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Jerome Robbins Poster

Biography

Jump to: Overview (4)  | Mini Bio (1)  | Trivia (17)

Overview (4)

Born in New York City, New York, USA
Died in New York City, New York, USA  (stroke)
Birth NameJerome Rabinowitz
Nickname Jerry

Mini Bio (1)

Jerome Robbins was born on October 11, 1918 in New York City, New York, USA as Jerome Rabinowitz. He is known for his work on West Side Story (1961), Fiddler on the Roof (1971) and On the Town (1949). He died on July 29, 1998 in New York City.

Trivia (17)

In May, 1953, Robbins was called before the House Un-American Activities Committee. He admitted to having belonged to the American Communist Party's Theatrical Transient Group between 1943 and 1947, and also named eight colleagues as members.
Ballet choreographer.
Co-Ballet Master at the New York City Ballet.
Won five Tony Awards: as Best Choreographer, in 1948 for "High Button Shoes" and in 1958 for "West Side Story;" as both Best Director (Musical) and Best Choreographer, in 1965 for "Fiddler on the Roof;" and as Best Director (Musical) in 1989 for "Jerome Robbins' Broadway." He was nominated four other times: as Best Choreographer, in 1957 with Bob Fosse for "Bells Are Ringing;" as Best Director (Musical), in 1960 for "Gypsy;" and, two in 1963, as Producer (Dramatic) and as co-producer of Best Play nominee "Mother Courage and Her Children"
Biography in: "American National Biography". Supplement 1, pp. 517-519. New York: Oxford University Press, 2002.
He was awarded the American National Medal of the Arts in 1988 by the National Endowment of the Arts in Washington D.C.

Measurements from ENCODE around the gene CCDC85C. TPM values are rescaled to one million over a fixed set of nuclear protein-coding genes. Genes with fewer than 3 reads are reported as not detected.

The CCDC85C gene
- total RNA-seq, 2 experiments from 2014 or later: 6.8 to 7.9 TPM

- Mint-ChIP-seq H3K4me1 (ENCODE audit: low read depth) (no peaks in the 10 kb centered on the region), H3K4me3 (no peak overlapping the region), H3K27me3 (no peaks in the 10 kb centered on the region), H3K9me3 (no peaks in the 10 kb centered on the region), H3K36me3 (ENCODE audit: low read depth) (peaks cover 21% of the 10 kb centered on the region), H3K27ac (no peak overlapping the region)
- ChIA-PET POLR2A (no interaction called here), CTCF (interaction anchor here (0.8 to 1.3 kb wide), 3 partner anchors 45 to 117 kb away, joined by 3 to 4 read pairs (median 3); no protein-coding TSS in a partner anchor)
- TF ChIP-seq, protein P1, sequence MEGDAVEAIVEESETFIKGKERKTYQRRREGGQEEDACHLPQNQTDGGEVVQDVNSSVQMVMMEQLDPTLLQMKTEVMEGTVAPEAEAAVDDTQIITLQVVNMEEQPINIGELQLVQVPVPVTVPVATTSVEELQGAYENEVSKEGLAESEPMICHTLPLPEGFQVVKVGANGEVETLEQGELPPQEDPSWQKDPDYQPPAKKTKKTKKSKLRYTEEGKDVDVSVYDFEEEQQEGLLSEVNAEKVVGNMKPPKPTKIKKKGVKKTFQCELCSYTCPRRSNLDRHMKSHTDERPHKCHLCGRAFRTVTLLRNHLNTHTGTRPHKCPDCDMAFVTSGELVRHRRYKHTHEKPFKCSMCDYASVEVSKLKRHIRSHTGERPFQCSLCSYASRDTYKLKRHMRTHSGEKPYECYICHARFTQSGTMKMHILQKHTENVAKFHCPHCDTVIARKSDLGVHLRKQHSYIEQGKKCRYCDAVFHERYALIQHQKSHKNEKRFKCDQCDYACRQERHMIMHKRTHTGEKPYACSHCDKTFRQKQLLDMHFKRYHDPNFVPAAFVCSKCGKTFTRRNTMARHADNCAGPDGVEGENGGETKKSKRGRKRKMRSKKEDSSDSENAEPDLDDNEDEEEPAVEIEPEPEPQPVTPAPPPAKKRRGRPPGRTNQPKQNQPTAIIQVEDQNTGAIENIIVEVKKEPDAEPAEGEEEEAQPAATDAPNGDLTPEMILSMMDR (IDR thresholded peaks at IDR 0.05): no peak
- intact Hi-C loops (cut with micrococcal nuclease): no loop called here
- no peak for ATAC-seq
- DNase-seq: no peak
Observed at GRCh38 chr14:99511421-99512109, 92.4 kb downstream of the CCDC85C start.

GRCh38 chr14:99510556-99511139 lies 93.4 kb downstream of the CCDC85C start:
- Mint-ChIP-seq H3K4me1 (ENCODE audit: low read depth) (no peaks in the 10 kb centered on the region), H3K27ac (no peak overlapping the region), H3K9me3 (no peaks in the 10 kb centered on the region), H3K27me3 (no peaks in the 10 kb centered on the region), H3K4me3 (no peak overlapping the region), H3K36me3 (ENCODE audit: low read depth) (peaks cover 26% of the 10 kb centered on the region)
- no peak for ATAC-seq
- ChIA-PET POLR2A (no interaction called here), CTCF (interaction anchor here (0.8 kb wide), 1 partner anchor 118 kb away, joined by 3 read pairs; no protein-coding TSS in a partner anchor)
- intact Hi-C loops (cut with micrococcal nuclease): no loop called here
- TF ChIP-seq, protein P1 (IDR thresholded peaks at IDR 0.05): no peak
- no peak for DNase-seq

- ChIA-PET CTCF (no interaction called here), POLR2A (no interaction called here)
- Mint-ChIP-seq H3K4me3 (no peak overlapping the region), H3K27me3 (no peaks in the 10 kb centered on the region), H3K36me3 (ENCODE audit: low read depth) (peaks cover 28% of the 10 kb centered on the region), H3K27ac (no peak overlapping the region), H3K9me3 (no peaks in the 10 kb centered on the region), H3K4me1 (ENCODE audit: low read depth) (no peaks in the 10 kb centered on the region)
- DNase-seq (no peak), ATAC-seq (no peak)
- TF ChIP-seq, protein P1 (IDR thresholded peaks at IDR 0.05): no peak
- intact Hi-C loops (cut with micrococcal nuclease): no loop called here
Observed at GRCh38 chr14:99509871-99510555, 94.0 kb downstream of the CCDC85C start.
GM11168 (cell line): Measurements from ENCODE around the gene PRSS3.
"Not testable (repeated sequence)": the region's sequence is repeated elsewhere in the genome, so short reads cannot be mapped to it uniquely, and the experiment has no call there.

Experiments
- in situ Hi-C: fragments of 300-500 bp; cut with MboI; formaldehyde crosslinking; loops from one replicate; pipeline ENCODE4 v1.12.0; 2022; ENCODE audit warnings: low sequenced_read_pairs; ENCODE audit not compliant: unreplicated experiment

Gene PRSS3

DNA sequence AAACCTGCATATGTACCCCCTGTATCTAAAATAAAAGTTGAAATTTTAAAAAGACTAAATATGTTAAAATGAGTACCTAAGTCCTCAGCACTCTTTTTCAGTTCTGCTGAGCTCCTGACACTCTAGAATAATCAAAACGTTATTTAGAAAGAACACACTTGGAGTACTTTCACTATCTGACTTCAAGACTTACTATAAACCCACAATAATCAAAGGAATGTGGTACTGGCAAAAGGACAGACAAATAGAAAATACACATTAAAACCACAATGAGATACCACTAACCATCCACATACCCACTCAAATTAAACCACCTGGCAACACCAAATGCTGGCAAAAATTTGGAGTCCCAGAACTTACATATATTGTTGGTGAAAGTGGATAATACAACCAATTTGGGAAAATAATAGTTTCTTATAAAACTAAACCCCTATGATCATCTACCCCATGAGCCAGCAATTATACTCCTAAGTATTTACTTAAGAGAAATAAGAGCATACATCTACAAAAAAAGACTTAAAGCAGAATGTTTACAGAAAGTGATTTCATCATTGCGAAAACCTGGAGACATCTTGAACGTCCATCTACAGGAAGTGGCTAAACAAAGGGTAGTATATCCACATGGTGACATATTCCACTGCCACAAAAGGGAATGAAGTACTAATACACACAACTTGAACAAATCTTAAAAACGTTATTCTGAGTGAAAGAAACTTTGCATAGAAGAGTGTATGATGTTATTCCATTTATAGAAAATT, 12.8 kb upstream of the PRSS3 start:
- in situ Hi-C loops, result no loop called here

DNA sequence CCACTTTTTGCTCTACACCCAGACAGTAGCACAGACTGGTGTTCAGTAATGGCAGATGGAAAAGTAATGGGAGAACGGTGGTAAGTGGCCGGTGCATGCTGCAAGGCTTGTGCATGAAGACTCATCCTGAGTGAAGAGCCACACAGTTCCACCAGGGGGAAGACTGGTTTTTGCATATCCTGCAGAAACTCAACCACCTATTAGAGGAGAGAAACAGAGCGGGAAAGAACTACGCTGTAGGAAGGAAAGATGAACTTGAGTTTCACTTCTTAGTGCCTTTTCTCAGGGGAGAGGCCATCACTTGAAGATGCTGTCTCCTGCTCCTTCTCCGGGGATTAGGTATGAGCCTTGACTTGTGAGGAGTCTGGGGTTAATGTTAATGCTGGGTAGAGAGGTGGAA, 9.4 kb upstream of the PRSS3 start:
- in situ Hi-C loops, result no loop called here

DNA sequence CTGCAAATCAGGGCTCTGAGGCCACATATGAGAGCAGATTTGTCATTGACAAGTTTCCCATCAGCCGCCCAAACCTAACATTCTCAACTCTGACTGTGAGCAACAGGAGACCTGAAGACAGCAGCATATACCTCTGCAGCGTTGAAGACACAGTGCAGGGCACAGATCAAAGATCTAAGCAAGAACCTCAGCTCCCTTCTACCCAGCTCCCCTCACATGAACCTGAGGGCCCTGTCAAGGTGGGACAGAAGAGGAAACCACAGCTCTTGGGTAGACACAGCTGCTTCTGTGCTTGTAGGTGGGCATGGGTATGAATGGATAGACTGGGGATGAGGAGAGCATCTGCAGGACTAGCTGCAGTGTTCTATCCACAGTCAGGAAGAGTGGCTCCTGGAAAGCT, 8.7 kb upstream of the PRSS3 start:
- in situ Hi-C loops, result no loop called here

When he and Robert Wise won the Best Director Oscar in 1962 for West Side Story (1961), it was the first time that a directing Oscar was shared among collaborators.
Only three times in Academy Award history have director-collaborators been nominated for Best Directing Oscars: Robert Wise and Jerome Robbins for West Side Story (1961), Warren Beatty and Buck Henry for Heaven Can Wait (1978) and Joel Coen and Ethan Coen for No Country for Old Men (2007). (Wise/Robbins and the Coens actually won the award).
The only individual to win the Best Director Academy Award for their sole feature film directorial credit.
Studied at New York University and at the Dance Center in Manhattan. Made his debut on the stage in a 1937 production of the Yiddish Art Theater.
Joined the New York City Ballet in 1948 at the prompting of its artistic director George Balanchine.
A precocious talent, he played piano at the age of three.
His first ballet, "Fancy Free", served as the basis for the stage musical and motion picture On the Town (1949)).
Known to be emotionally volatile and ruthlessly demanding of his collaborators.
Along with Delbert Mann, Robert Redford, James L. Brooks, Kevin Costner and Sam Mendes, he is one of only six people to win the Academy Award for Best Director for their directorial debut: Mann for Marty (1955), Robbins for West Side Story (1961) (which he co-directed with Robert Wise, Redford for Ordinary People (1980), Brooks for Terms of Endearment (1983), Costner for Dances with Wolves (1990) and Mendes for American Beauty (1999).
He was bisexual; he had a relationship with actor Montgomery Clift, but he never married.
Arthur Laurents, Leonard Bernstein and his musical, "West Side Story" at the Paramount Theatre in Chicago, Illinois was awarded the 2016 Joseph Jefferson (Equity) Award for Large Musical Production.

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